You’re not sharing enough personal info, Facebook worries

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Facebook is mulling a “context collapse” on its platform as the number of people sharing original, and personal posts has suffered a troublesome decline.

Now you may be thinking, “wait a second, my News Feed is filled with statuses about all sorts of random stuff” — but that’s exactly the problem.

According to sources in the know, the social network is worried that its service is turning into a link-sharing website. Although the number of posted status updates remains “strong,” it’s the content that’s causing concern, reports Bloomberg.

Facebook’s close to 1.6 billion users are increasingly posting about news and information derived from other websites. Instead of commenting on a night out, tagging others in personal statuses, or checking into places, there has been a gradual move away from intimate posts.

This void in people’s digital lives has been filled by other social media platforms, such as Snapchat, which offers more immediacy. Consequently, the original sharing of personal Facebook posts has declined 21 percent year-over-year since mid-2015. Insiders at the company refer to this statistic as a “context collapse.” Even CEO Mark Zuckerberg has addressed the issue at staff meetings, according to the unnamed sources.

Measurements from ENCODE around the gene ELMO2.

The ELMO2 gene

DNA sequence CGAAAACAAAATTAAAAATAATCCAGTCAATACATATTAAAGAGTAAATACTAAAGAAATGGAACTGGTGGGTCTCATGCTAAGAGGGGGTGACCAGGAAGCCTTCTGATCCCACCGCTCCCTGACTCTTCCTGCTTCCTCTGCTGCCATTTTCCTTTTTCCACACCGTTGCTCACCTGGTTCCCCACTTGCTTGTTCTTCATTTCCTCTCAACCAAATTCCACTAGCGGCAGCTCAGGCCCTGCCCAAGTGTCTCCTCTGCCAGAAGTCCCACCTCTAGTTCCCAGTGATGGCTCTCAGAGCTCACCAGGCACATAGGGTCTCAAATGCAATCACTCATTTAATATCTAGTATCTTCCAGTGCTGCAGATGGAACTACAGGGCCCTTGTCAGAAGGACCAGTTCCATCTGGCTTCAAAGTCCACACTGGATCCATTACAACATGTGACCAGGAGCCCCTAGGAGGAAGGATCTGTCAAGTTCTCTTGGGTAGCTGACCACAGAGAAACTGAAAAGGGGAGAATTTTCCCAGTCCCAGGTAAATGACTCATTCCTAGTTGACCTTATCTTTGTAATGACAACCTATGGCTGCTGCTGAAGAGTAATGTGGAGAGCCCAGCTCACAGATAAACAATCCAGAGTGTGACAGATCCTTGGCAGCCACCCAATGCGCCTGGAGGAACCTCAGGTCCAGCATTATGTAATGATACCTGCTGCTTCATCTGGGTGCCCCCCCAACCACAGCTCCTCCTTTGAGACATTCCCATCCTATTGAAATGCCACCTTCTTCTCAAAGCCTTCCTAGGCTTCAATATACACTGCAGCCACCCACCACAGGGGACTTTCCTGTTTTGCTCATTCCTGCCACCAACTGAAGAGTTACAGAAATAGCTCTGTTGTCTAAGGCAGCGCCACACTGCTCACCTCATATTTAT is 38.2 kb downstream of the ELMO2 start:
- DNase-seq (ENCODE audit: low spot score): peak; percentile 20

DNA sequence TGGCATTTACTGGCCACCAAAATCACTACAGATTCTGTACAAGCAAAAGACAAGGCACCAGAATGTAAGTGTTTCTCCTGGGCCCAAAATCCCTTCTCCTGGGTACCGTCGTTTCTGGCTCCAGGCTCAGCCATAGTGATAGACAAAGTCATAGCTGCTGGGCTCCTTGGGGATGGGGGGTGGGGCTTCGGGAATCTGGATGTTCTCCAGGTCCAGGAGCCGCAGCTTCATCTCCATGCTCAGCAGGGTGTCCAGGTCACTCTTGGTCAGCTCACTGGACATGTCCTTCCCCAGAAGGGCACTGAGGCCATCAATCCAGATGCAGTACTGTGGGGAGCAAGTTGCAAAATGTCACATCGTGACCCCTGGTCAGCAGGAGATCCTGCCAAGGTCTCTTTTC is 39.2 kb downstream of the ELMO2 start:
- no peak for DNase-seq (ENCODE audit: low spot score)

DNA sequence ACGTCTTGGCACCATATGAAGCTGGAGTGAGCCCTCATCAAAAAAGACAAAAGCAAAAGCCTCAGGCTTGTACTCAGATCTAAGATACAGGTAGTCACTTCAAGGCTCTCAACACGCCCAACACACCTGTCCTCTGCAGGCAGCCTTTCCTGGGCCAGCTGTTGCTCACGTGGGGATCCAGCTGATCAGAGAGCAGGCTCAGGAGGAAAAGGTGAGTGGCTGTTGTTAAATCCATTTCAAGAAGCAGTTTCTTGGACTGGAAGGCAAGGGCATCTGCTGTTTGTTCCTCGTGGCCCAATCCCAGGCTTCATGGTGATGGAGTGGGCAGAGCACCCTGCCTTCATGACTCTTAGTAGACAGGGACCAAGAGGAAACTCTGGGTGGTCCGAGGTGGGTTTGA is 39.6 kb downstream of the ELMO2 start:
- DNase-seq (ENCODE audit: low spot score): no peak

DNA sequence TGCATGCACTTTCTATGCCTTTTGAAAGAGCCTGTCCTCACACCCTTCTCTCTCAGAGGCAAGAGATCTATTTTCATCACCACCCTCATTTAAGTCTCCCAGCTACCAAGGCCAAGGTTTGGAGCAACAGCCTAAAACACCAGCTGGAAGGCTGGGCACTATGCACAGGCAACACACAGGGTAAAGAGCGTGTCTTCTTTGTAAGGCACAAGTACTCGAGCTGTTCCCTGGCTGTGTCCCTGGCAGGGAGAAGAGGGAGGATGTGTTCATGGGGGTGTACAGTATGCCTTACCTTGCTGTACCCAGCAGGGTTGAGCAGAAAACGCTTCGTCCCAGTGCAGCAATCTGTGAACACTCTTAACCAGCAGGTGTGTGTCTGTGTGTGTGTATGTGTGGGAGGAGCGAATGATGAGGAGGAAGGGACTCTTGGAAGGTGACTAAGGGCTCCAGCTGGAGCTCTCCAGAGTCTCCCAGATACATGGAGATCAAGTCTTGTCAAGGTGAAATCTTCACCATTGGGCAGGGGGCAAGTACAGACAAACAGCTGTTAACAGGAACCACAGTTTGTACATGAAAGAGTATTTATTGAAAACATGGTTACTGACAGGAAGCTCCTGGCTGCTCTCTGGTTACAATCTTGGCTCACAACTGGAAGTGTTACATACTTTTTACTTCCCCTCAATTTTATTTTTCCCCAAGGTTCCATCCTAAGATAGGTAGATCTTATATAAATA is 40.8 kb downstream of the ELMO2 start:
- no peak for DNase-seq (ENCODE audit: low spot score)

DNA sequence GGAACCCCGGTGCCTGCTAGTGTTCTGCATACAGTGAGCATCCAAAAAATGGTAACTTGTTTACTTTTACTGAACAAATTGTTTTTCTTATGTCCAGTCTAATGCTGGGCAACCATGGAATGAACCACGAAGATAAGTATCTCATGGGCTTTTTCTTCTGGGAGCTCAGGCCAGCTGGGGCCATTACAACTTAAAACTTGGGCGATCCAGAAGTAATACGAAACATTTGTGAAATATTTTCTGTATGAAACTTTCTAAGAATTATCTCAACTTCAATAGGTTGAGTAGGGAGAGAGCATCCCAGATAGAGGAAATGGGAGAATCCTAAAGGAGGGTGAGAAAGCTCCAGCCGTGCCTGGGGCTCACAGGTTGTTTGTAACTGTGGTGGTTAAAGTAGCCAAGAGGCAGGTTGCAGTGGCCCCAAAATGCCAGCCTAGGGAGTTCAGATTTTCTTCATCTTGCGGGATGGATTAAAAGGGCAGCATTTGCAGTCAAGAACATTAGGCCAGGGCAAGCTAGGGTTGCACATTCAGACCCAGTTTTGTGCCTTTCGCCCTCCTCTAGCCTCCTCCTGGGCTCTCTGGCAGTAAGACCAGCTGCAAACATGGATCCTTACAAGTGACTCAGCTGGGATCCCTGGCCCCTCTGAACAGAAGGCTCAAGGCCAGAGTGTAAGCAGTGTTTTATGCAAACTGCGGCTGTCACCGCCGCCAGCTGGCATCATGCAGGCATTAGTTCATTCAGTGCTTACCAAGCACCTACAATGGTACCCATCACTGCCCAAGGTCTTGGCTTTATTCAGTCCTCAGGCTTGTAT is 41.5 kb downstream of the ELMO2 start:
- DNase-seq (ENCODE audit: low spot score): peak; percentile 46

In order to encourage more personal sharing, Facebook has introduced nostalgia-inducing features, including its “On This Day” tool, which has been relatively successful. The social network also notifies users of special occasions, such as Mother’s Day, and friends’ birthdays.

Facebook is additionally hoping its recently launched Live Video tool can help it combat the decline. The idea being that live video streams will be used to broadcast more personal experiences, no matter how mundane. Whether or not they will be embraced by the site’s wider community remains to be seen. In a statement released this week, Facebook claimed,”The overall level of sharing has remained not only strong, but similar to levels in prior years.” The truth, however, lies in the context.


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